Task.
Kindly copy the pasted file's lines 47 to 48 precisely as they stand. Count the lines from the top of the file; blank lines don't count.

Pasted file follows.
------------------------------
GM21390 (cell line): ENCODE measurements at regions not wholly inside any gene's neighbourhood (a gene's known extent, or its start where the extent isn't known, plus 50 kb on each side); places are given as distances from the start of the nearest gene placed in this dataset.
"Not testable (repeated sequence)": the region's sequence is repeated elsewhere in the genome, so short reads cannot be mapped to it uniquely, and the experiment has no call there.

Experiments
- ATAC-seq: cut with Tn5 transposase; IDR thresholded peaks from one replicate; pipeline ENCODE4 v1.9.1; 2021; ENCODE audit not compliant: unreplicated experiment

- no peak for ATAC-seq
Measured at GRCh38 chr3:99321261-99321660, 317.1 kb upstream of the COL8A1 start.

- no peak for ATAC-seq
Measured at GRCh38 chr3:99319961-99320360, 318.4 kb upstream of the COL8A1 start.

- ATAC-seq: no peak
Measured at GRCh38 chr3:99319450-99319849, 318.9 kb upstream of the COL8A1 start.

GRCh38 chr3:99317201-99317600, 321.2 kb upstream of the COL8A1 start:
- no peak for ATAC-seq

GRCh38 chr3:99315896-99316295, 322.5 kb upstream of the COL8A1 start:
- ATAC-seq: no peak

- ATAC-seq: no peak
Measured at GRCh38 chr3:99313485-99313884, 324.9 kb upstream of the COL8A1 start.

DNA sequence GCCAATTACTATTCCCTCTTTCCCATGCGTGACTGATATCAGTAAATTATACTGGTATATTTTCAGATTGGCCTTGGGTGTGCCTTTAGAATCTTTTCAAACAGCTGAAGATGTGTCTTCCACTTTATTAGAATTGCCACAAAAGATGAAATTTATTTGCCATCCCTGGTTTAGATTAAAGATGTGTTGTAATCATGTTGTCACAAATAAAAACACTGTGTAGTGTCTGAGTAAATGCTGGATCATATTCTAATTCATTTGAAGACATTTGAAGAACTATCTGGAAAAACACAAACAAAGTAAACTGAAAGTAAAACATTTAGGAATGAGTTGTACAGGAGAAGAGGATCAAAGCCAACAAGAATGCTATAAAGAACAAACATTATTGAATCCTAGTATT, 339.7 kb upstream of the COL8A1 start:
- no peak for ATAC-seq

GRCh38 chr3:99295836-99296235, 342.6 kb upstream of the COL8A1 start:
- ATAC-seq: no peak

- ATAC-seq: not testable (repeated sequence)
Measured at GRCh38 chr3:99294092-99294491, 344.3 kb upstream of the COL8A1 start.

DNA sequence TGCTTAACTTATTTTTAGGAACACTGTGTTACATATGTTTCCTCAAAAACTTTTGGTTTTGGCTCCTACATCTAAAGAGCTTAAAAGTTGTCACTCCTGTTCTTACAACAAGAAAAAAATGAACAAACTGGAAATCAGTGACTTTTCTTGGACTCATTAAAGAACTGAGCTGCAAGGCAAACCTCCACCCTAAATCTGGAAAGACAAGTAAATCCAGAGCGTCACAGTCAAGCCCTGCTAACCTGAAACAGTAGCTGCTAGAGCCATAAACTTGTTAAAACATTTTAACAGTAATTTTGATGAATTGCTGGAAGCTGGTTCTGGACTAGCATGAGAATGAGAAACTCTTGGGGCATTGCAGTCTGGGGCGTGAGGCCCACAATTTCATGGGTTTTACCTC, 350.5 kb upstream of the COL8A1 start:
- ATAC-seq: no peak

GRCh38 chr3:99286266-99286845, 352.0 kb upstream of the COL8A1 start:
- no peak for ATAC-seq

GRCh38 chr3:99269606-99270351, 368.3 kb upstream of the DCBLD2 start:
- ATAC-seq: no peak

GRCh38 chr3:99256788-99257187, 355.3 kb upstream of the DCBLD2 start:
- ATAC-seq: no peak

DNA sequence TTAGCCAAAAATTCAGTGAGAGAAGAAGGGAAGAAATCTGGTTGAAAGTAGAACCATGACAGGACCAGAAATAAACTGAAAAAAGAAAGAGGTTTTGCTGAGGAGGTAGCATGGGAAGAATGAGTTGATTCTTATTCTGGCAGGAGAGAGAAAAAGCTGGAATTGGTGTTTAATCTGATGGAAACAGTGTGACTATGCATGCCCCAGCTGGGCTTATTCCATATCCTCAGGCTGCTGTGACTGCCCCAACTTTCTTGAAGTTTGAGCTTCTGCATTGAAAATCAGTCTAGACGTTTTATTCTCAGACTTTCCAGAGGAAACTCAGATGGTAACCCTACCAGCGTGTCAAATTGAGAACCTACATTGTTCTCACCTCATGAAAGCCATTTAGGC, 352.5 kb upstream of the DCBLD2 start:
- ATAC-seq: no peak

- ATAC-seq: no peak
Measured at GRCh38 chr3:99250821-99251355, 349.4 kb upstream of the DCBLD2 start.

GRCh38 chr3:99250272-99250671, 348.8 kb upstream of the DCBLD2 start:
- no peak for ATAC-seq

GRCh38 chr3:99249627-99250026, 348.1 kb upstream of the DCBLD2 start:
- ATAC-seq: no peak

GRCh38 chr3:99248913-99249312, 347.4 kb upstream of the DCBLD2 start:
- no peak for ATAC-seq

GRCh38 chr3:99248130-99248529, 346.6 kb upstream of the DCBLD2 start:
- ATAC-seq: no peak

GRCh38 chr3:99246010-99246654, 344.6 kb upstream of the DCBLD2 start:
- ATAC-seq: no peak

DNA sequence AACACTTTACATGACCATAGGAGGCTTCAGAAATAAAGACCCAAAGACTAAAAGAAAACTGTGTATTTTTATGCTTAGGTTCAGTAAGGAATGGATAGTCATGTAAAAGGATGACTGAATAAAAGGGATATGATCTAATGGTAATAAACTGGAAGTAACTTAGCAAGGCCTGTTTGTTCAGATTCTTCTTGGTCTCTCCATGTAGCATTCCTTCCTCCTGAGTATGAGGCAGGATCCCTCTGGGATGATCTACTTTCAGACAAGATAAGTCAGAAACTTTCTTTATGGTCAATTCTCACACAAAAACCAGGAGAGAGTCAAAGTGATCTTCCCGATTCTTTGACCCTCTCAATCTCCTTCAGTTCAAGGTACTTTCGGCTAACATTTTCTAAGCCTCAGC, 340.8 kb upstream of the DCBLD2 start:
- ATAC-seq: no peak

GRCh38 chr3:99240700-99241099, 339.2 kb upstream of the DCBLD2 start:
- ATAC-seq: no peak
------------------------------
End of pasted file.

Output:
GRCh38 chr3:99240700-99241099, 339.2 kb upstream of the DCBLD2 start:
- ATAC-seq: no peak